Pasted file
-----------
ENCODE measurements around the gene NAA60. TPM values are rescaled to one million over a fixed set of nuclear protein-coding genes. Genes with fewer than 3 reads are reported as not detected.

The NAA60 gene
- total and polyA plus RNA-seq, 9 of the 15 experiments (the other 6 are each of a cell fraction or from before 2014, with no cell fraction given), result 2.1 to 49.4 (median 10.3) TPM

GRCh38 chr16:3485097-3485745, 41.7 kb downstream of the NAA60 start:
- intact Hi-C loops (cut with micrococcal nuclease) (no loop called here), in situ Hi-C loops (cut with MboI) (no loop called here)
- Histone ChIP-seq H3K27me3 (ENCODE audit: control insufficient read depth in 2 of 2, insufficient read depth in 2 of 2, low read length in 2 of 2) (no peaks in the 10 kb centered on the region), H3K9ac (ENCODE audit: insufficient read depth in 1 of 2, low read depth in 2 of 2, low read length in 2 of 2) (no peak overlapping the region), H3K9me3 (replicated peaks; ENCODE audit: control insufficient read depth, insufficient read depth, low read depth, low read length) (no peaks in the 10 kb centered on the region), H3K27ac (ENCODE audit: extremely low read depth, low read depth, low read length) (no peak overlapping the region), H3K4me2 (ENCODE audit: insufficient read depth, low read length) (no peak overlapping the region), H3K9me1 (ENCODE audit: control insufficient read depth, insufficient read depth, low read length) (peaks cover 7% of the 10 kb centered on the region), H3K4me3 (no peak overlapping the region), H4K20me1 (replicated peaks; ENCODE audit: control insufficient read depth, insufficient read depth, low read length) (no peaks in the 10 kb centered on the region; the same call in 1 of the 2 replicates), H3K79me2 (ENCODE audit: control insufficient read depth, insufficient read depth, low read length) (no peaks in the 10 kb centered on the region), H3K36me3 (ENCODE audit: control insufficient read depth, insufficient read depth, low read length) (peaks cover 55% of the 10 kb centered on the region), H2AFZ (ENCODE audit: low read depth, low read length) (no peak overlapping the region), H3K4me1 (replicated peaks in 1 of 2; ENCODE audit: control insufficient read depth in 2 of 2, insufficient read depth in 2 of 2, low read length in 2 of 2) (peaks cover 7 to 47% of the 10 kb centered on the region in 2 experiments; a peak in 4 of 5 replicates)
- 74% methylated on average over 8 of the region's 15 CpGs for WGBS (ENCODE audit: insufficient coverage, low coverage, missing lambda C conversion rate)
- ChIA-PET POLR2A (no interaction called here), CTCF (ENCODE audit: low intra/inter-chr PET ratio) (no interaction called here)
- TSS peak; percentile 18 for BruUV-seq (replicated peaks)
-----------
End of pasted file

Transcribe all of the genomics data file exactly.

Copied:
ENCODE measurements around the gene NAA60. TPM values are rescaled to one million over a fixed set of nuclear protein-coding genes. Genes with fewer than 3 reads are reported as not detected.

The NAA60 gene
- total and polyA plus RNA-seq, 9 of the 15 experiments (the other 6 are each of a cell fraction or from before 2014, with no cell fraction given), result 2.1 to 49.4 (median 10.3) TPM

GRCh38 chr16:3485097-3485745, 41.7 kb downstream of the NAA60 start:
- intact Hi-C loops (cut with micrococcal nuclease) (no loop called here), in situ Hi-C loops (cut with MboI) (no loop called here)
- Histone ChIP-seq H3K27me3 (ENCODE audit: control insufficient read depth in 2 of 2, insufficient read depth in 2 of 2, low read length in 2 of 2) (no peaks in the 10 kb centered on the region), H3K9ac (ENCODE audit: insufficient read depth in 1 of 2, low read depth in 2 of 2, low read length in 2 of 2) (no peak overlapping the region), H3K9me3 (replicated peaks; ENCODE audit: control insufficient read depth, insufficient read depth, low read depth, low read length) (no peaks in the 10 kb centered on the region), H3K27ac (ENCODE audit: extremely low read depth, low read depth, low read length) (no peak overlapping the region), H3K4me2 (ENCODE audit: insufficient read depth, low read length) (no peak overlapping the region), H3K9me1 (ENCODE audit: control insufficient read depth, insufficient read depth, low read length) (peaks cover 7% of the 10 kb centered on the region), H3K4me3 (no peak overlapping the region), H4K20me1 (replicated peaks; ENCODE audit: control insufficient read depth, insufficient read depth, low read length) (no peaks in the 10 kb centered on the region; the same call in 1 of the 2 replicates), H3K79me2 (ENCODE audit: control insufficient read depth, insufficient read depth, low read length) (no peaks in the 10 kb centered on the region), H3K36me3 (ENCODE audit: control insufficient read depth, insufficient read depth, low read length) (peaks cover 55% of the 10 kb centered on the region), H2AFZ (ENCODE audit: low read depth, low read length) (no peak overlapping the region), H3K4me1 (replicated peaks in 1 of 2; ENCODE audit: control insufficient read depth in 2 of 2, insufficient read depth in 2 of 2, low read length in 2 of 2) (peaks cover 7 to 47% of the 10 kb centered on the region in 2 experiments; a peak in 4 of 5 replicates)
- 74% methylated on average over 8 of the region's 15 CpGs for WGBS (ENCODE audit: insufficient coverage, low coverage, missing lambda C conversion rate)
- ChIA-PET POLR2A (no interaction called here), CTCF (ENCODE audit: low intra/inter-chr PET ratio) (no interaction called here)
- TSS peak; percentile 18 for BruUV-seq (replicated peaks)